Information Theory and Ellipsis Redundancy
Project B3 investigates whether in a given utterance situation (high) redundancy in terms of (low) surprisal influences the speaker’s decision to elide (above and beyond grammatical needs). To this effect, B3 systematically contrasts elliptical and non-elliptical utterances in predictable as well as in non-predictable conditions in order to collect experimental measures of comprehension and production behaviour that can be linked to cognitive effort and, thus, surprisal.
The project is divided into 3 experimental work packages which basically vary the following three factors: (i) predictive properties of the discourse that precedes both antecedent and target, (ii) predictive morphosyntactic properties of the linguistic antecedent (matches vs. mismatches), and (iii) properties of the target (ellipsis vs. full form). The general hypothesis pursued in this project is that (all other things being equal) speakers show an increased preference for reduced structures the more predictable (the less surprising) the target area is, given the antecedent and/or the salient preceding discourse.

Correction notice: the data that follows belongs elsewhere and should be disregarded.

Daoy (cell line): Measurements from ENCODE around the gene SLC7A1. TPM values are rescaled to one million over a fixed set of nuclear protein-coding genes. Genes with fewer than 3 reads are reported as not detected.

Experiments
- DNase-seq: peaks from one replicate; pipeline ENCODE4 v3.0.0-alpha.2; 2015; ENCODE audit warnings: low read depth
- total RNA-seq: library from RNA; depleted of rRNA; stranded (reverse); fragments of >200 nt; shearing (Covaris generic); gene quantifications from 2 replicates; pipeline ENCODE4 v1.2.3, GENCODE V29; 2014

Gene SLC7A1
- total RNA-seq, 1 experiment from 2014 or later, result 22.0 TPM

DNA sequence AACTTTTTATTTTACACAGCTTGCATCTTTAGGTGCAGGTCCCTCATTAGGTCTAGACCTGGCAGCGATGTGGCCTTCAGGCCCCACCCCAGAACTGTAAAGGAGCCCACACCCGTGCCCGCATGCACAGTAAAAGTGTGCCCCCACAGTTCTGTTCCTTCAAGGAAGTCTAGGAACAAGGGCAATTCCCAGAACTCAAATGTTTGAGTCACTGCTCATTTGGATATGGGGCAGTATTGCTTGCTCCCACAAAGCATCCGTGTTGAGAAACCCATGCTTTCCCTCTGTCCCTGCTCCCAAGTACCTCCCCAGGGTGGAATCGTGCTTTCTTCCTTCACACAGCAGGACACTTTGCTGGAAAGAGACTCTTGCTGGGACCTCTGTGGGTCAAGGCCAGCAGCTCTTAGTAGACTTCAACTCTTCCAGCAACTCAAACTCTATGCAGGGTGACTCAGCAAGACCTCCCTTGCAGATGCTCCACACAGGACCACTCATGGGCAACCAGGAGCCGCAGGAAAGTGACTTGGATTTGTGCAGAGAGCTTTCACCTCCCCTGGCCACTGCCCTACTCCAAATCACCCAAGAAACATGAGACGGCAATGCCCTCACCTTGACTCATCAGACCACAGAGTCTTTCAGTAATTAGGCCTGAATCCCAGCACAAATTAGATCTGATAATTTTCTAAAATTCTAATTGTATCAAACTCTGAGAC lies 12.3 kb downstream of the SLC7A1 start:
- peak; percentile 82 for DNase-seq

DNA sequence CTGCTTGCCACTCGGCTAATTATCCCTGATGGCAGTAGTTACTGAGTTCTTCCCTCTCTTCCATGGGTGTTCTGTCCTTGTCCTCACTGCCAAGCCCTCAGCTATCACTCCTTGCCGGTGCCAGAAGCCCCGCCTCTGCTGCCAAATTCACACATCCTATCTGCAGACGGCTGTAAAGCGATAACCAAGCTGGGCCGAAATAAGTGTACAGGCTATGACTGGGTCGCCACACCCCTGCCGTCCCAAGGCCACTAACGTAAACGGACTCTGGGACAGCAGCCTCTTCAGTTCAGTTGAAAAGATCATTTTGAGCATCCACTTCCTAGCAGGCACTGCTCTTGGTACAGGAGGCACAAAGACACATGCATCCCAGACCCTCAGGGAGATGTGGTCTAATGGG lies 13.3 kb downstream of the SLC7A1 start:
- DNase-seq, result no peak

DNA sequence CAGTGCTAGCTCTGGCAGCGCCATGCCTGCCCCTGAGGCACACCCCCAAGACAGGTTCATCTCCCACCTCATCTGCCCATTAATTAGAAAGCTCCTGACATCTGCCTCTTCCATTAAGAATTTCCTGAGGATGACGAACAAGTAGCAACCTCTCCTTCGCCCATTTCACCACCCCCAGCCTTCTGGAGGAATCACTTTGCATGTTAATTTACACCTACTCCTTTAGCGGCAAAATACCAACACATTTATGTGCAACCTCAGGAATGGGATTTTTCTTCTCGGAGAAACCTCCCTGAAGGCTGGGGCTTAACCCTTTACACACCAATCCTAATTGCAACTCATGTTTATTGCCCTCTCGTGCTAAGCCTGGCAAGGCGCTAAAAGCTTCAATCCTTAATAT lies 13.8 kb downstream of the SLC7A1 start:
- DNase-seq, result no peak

Keywords: theoretical linguistics, psycholingustics, ellipsis
Other Area-B Projects
- Information Density in English Scientific Writing: A Diachronic Perspective B1
- Cognitive Modelling of Information Density for Discourse Relations B2
- Modeling and Measuring Information Density B4
- Neural Feature and Representation Learning for Information Density Based Translationese Classification B6
- Modelling Human Translation with a Noisy Channel B7